Large Saharan Dust Storm Moving Across The Atlantic, Caribbean And Southern United States

The image above is from Bardabos (via @ArcaneWx). It shows massive dust concentrations, in an otherwise clear sky, with only a few low-altitude clouds. The Sun (lower left) is almost blocked out by the dense dust layer.


An unusually large Saharan dust cloud is moving across the Atlantic. It will reach Caribbean and the southern United States by the end of the week


A massive plume of dust from the Sahara Desert is the thickest in years to reach parts of the Caribbean, and some of the dust is expected to move into the Gulf of Mexico and parts of the United States later this week.


At a Glance:

  • An expansive plume of dust from the Sahara Desert has surged into the Caribbean Sea.
  • The dust is the thickest to move over the Puerto Rico area in years.
  • It is forecast to complete a 5,000-mile journey to the U.S. Gulf Coast later this week.
  • This Saharan air layer generally hampers tropical cyclone development.
  • The dust-laden air also produces spectacular sunrises and sunsets.

Known as the Saharan Air Layer (SAL), this dry dust plume commonly forms from late spring through early fall and moves into the tropical Atlantic Ocean every three to five days, according to NOAA’s Hurricane Research Division (HRD).

The densest plume began to emerge off western Africa last weekend and has now traveled 3,000 to 4,000 miles across the Atlantic Ocean and the Caribbean Sea, heading toward the southern United States and U.S. Gulf Coast by this weekend.

Saharan dust tracks as far west as the Caribbean Sea, Florida and the Gulf of Mexico each year – a 5,000-mile-long journey.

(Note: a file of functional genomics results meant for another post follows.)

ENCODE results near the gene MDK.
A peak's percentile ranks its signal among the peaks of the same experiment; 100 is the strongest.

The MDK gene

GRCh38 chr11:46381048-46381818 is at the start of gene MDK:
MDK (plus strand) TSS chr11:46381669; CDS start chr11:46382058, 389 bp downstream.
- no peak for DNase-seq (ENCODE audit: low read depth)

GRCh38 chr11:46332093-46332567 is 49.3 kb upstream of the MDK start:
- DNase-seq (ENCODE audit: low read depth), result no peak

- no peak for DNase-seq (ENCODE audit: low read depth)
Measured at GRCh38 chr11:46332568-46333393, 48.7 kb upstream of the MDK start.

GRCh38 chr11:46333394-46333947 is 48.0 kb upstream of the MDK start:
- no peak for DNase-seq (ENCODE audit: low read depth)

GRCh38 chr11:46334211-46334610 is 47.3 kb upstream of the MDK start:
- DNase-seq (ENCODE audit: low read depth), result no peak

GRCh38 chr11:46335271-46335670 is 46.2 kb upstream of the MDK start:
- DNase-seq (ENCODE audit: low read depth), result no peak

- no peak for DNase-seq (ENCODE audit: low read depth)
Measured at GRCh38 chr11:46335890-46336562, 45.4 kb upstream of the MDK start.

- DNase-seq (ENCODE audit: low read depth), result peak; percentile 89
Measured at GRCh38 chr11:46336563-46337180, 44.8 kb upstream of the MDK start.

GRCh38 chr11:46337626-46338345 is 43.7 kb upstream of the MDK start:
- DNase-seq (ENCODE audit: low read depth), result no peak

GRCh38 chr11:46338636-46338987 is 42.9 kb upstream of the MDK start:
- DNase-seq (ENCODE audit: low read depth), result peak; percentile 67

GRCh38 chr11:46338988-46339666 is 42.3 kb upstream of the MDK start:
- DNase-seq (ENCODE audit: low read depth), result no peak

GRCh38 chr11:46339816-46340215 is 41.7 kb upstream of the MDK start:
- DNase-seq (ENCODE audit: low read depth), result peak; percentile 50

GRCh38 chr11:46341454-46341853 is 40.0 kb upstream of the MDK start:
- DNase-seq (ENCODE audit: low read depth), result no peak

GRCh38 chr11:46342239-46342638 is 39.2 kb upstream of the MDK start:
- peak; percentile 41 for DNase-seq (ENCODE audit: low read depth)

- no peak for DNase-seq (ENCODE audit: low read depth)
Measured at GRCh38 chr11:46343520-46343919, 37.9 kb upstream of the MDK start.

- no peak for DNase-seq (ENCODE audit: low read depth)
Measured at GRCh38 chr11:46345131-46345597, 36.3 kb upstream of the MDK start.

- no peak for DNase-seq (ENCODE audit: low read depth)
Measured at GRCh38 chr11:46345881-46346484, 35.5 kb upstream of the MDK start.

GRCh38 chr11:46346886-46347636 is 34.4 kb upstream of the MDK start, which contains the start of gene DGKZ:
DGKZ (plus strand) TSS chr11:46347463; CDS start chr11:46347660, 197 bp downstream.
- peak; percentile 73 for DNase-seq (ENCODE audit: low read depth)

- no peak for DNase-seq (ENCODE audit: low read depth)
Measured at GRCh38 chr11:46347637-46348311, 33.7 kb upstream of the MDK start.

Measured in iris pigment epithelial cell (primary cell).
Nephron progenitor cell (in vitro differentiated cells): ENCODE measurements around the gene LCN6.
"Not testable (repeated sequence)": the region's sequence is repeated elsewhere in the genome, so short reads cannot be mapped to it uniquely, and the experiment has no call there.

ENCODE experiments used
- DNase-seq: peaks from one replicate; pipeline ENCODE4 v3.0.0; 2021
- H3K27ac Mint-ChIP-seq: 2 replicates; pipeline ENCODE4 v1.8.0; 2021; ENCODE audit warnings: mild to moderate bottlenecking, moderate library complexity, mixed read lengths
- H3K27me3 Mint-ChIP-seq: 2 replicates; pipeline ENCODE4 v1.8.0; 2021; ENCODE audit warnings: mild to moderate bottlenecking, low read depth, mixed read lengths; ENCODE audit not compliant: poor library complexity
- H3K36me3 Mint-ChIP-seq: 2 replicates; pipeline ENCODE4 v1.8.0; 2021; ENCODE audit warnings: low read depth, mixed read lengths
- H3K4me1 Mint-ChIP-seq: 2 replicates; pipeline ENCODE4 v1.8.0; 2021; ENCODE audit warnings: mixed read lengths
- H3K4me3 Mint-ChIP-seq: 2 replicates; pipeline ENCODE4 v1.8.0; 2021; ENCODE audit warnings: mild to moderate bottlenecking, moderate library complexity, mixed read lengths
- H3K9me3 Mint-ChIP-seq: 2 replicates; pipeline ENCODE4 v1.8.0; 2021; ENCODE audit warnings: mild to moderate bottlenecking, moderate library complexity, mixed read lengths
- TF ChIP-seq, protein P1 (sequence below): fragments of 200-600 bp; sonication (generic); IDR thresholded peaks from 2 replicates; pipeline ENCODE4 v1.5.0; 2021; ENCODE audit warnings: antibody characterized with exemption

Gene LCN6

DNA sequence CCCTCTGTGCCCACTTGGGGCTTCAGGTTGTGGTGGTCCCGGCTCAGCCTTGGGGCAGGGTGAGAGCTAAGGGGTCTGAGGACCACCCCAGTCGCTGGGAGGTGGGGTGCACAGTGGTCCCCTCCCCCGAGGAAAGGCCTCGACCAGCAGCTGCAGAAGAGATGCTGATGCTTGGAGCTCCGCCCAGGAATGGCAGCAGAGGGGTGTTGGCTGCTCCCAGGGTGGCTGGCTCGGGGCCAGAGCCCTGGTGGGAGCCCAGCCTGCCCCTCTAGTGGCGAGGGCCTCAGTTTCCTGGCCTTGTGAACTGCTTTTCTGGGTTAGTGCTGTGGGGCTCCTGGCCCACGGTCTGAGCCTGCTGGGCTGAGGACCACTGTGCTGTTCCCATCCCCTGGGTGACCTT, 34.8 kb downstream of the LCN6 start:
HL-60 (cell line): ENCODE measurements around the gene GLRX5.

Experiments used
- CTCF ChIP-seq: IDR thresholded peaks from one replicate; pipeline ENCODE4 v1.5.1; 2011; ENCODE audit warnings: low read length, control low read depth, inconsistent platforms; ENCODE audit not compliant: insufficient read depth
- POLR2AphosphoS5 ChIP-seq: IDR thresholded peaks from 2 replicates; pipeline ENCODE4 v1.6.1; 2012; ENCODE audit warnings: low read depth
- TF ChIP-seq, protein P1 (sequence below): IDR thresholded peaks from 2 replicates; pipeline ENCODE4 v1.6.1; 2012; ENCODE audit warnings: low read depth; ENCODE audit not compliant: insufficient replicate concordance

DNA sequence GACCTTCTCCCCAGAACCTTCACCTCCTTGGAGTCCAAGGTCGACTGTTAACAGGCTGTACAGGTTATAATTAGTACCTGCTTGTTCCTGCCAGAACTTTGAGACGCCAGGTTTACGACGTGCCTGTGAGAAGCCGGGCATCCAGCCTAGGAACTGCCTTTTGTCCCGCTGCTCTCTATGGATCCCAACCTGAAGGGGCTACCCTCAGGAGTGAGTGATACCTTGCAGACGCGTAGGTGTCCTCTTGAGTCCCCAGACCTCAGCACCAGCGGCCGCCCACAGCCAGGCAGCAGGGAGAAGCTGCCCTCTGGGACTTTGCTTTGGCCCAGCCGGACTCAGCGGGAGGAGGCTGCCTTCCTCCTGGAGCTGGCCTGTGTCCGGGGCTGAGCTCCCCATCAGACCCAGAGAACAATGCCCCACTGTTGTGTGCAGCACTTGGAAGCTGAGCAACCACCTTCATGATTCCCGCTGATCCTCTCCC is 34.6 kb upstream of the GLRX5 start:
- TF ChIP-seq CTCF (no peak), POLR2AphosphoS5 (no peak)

You can see this in the forecast below from NASA’s GEOS-5 model. Photos by NASA and Weather Channel

Dust plumes like these typically become less concentrated the farther to the west they move.

This particular dust event is unique because of its thickness over parts of the Caribbean Sea. It had the highest concentrations of dust particles observed over Puerto Rico in at least the last 15 years, according to Dr. Olga Mayol of the Institute for Tropical Ecosystem Studies at the University of Puerto Rico.

A thin layer of dust even coated cars and other exterior surfaces in Puerto Rico, as shown in the tweet below.


The core of the dust plume is currently forecast to reach the southern United States by the weekend. Highest concentrations are currently forecast over east Texas and Louisiana, with all of the southeastern states being affected, especially in the coastal areas. Photo by Severe Weather Europe

Source: Weather Channel